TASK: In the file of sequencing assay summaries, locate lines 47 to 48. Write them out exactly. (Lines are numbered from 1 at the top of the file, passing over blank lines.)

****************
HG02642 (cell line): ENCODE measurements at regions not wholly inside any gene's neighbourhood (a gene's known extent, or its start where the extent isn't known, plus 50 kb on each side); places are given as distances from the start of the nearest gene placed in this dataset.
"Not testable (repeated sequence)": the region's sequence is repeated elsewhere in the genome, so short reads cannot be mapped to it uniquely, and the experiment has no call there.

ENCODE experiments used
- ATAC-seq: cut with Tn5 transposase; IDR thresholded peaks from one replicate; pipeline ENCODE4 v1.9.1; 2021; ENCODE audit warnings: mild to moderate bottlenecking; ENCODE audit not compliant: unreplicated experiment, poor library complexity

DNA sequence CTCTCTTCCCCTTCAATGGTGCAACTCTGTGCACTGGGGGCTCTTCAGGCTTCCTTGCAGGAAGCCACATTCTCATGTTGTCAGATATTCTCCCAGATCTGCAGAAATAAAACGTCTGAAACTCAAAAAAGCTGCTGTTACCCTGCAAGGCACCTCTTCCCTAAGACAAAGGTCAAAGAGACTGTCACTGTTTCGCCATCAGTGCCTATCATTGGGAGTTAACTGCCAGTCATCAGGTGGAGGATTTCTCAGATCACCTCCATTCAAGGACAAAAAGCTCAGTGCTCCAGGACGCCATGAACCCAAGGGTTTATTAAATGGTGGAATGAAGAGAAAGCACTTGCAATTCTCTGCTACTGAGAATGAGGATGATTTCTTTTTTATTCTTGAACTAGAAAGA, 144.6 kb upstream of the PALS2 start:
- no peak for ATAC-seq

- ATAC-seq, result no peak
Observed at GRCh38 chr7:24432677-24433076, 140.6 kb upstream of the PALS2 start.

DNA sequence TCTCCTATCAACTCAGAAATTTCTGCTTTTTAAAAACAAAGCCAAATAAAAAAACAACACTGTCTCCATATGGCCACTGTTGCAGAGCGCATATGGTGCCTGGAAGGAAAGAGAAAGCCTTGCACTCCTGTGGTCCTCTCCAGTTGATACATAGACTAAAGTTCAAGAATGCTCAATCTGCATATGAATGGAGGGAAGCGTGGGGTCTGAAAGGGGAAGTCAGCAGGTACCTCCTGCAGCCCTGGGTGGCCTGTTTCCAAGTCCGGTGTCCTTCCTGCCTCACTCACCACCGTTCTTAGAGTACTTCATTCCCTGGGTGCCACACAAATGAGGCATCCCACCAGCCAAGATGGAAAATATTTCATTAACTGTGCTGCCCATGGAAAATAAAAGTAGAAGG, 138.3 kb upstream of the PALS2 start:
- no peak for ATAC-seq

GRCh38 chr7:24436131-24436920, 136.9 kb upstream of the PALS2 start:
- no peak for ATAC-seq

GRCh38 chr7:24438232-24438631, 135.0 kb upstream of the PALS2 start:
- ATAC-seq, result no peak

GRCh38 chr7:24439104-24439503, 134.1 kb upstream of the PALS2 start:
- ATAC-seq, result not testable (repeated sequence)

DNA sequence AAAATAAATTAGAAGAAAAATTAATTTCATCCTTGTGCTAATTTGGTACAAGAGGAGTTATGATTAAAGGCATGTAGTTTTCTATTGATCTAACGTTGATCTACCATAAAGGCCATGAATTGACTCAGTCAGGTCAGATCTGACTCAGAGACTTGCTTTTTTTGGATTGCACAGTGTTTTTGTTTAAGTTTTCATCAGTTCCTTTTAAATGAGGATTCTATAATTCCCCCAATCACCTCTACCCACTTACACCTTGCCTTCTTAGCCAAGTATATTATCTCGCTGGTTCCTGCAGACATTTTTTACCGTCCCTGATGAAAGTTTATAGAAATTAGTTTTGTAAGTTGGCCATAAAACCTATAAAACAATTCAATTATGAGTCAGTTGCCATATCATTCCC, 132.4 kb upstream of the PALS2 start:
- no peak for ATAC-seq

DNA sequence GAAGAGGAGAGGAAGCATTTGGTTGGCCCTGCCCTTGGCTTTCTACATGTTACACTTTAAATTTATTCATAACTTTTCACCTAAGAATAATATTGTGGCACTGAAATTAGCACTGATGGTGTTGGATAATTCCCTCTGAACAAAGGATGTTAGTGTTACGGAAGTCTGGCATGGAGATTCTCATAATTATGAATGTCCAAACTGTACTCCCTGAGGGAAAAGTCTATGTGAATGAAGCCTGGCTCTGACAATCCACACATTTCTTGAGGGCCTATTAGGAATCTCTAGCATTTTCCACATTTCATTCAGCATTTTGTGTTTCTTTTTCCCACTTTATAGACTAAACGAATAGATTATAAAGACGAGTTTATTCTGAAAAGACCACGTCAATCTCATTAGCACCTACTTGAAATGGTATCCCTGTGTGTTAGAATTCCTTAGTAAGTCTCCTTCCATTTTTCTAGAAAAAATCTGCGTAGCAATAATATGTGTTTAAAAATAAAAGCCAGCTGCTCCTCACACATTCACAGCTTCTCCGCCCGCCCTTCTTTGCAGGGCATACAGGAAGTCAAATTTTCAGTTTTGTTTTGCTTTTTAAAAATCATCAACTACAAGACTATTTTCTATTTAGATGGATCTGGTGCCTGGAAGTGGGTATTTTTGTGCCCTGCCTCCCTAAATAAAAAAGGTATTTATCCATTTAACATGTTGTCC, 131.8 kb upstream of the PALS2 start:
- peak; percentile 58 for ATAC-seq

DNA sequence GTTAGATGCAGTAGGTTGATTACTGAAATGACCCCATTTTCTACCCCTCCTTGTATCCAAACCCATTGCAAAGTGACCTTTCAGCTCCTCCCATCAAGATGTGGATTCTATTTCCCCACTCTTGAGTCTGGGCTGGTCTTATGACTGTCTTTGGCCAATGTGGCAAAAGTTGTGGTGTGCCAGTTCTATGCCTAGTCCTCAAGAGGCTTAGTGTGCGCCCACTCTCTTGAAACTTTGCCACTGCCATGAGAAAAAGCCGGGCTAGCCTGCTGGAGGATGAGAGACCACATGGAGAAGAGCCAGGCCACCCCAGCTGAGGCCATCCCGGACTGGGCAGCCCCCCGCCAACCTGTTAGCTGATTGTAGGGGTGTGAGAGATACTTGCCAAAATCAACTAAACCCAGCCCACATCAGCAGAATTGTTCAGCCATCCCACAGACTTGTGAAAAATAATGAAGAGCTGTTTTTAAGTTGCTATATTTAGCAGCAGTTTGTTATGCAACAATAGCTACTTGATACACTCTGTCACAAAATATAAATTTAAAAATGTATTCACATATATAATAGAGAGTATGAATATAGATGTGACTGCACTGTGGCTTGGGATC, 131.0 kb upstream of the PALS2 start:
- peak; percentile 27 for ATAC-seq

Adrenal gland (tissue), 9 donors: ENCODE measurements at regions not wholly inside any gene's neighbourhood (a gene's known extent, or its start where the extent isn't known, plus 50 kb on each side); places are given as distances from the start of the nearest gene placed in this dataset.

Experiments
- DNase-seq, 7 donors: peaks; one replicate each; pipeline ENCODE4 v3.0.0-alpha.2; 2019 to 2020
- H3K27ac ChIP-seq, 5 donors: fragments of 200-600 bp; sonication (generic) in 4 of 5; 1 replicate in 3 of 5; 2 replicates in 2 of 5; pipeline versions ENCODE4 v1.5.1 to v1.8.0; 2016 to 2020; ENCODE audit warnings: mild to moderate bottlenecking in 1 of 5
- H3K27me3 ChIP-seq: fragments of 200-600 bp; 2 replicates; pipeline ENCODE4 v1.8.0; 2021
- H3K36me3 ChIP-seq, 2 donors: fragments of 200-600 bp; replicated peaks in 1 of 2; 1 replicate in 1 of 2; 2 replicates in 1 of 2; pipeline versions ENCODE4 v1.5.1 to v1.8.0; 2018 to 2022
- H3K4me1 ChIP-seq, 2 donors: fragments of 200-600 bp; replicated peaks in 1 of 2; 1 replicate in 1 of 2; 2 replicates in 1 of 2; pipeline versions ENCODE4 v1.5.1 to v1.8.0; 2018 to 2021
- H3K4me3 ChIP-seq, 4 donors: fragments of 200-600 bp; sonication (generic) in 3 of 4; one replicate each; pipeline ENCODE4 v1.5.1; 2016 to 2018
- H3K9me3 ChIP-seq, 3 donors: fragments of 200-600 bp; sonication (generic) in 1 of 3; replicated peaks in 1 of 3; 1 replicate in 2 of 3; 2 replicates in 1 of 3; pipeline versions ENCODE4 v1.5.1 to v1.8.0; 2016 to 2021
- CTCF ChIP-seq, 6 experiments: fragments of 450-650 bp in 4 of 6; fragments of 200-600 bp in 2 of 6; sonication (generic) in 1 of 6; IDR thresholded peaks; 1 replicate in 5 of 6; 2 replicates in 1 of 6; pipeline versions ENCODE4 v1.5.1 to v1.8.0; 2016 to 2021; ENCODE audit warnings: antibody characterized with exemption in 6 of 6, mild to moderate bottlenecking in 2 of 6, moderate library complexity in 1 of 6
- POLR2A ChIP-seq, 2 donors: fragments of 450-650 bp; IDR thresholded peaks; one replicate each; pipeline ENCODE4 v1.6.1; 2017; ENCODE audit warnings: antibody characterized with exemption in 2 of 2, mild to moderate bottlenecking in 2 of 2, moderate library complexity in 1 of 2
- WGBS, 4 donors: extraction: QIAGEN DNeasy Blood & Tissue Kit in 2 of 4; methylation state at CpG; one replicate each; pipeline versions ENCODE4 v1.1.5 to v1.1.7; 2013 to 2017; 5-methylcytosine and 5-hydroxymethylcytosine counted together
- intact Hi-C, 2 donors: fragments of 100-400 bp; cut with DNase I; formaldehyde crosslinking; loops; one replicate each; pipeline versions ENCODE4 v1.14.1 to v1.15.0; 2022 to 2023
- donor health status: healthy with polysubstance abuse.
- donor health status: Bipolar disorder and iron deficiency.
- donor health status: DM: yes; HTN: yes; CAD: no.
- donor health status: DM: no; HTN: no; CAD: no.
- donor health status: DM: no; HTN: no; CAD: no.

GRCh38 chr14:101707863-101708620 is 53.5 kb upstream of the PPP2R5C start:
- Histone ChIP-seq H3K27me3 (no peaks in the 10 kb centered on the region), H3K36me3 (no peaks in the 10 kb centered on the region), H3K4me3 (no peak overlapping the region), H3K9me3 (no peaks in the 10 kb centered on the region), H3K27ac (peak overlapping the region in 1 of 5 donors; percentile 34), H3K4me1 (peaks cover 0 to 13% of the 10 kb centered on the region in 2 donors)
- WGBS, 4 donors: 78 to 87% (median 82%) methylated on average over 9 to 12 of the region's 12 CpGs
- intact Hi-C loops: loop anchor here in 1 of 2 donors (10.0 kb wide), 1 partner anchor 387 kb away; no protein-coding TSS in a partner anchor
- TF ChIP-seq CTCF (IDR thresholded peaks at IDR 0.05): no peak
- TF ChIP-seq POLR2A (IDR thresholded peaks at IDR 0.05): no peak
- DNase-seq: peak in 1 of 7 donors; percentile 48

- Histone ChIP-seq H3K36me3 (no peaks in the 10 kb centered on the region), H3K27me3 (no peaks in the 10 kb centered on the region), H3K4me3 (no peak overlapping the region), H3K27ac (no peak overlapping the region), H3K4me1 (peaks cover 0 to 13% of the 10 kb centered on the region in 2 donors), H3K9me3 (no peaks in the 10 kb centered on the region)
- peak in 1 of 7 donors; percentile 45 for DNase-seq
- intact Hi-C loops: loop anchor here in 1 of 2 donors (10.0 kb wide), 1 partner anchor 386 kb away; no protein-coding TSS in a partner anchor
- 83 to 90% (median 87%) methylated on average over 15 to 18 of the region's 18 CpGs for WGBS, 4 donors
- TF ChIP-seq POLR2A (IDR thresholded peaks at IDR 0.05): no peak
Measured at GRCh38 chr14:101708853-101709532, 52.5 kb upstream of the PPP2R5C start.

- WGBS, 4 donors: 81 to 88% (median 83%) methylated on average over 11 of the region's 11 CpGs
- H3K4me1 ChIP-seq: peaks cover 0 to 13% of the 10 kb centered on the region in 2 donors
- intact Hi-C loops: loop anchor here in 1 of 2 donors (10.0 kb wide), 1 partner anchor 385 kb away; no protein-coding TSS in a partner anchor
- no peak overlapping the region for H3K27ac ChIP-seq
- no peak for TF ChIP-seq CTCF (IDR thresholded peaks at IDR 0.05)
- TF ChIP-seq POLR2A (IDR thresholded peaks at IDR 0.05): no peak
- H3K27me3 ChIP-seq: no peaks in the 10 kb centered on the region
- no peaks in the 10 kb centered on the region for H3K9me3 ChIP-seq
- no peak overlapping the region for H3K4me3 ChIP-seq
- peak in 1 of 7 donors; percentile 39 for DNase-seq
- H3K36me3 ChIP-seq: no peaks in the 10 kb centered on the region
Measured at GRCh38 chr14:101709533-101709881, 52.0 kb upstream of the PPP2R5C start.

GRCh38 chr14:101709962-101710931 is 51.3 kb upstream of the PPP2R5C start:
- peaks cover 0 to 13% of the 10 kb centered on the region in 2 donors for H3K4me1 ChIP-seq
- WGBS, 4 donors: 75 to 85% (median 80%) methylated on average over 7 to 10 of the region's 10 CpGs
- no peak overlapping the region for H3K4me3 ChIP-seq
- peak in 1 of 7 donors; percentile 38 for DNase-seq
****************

- DNase-seq: peak in 1 of 7 donors; percentile 48

- Histone ChIP-seq H3K36me3 (no peaks in the 10 kb centered on the region), H3K27me3 (no peaks in the 10 kb centered on the region), H3K4me3 (no peak overlapping the region), H3K27ac (no peak overlapping the region), H3K4me1 (peaks cover 0 to 13% of the 10 kb centered on the region in 2 donors), H3K9me3 (no peaks in the 10 kb centered on the region)